When I first learned of this method of woodworking, it was Drew Langsner’s Country Woodcraft, Roy Underhill’s Woodwright’s Shop – and the book that coined the term for the modern day – Make a Chair from a Tree: An Introduction to Green Woodworking by John (now Jennie) Alexander. What puts the green in green woodworking? Is it moisture content? Is it riving the wood? Is it “country crafts” like the British books that inspired all of the authors listed above – Jenkins’ Traditional Country Craftsmen” and Edlin “Woodland Crafts in Britain”. Alexander felt left out of the “country” aspect of this traditional woodworking, living in the heart of the city. Hence her book’s subtitle has “green woodworking” – not country anything.
The ladderback style chair Alexander learned even got a great deal of its strength from the moisture content manipulation – dry tenons in wetter mortises. the mortise shrinks, the tenon swells. Presto! You’re a chairmaker and have never been to a lumberyard. The way I remember it, in the 1980s green woodworking was ladderback chairs, some bowl-turning (I remember folks used to turn them green, let them dry, the re-turn them round again!) and a few other disciplines. Timber framing comes to mind.
I think about coopering – is that green woodworking? Usually riven stock, worked with a hatchet, drawkinives, shaving horses – but the critical parts are either executed or at least assembled when the stock is bone-dry. Or else.
Windsor chairs? In America, these usually had, and have, softwood seats. Often white pine. That ain’t worked green. But the hardwood components are often riven from green stock. They’re selectively dried, like parts of Alexander’s ladderback chair, before assembly. Even the hardwood seats of British Windsors can’t be dead-green…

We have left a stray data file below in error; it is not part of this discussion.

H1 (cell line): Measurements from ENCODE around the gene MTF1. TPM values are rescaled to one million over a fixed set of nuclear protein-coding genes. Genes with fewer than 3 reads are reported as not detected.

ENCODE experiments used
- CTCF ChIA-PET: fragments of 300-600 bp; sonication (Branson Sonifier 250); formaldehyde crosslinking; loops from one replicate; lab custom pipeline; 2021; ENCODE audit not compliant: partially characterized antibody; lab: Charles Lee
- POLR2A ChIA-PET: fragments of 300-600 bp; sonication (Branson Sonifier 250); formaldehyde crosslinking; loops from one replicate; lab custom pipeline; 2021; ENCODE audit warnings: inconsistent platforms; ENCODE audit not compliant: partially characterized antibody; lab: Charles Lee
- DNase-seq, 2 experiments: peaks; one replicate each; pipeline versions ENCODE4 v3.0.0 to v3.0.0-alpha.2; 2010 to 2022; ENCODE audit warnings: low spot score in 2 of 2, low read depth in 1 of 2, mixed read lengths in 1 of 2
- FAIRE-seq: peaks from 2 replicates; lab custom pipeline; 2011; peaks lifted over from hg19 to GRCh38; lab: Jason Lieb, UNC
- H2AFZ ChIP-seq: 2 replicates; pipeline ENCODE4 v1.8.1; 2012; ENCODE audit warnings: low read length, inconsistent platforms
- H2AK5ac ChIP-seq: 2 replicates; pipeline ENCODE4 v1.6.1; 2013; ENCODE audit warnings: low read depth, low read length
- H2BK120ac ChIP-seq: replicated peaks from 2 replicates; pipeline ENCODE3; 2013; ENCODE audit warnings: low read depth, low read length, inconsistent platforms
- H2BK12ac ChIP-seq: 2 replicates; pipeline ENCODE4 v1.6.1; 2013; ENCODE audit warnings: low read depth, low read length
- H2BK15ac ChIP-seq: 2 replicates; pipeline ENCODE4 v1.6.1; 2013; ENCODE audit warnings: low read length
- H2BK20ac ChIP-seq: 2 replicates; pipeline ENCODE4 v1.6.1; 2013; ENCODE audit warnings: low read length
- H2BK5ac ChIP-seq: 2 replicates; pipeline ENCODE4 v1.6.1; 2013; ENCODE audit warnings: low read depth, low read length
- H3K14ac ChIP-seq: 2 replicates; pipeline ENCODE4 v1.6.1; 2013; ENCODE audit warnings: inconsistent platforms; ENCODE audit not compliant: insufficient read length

Some approach the “green” like the modern use of the term, renewable energy; careful use of resources, that sort of thing. Coppice crafts, are perfectly aligned with this idea. This work has long been very popular in the Old World, yet to my knowledge, never caught on here in the New World.
Starting in 1989, Alexander and I explored another furniture craft, seemingly more complex, until we got through with it & stripped it down – joiner’s work of the 17th century. It had riven stock, high moisture content – but some of it was not “country” in its format – some were very elaborate forms; with lots of decoration. This work has been my main focus since then. It does not fit the eco-groovy definition at all. I call it “Imperialist Swine” woodworking – you need a whole new forest to sustain it. The oak trees I want take 200 years to grow to size. And I will only use a small percentage of the tree. The rest goes in the fire.
In the end, I decided I don’t think of myself as a “green woodworker” although probably three-quarters of my stock is riven from green logs, and primarily worked up while it has a high moisture content. Trees are wood, I’m a woodworker. Sometimes I use stock fresh from the log, other times I need stuff that’s air-dried. I work the wood at various stages between wet & dry. Most of my furniture is a combination of the two. I think that’s a traditional approach….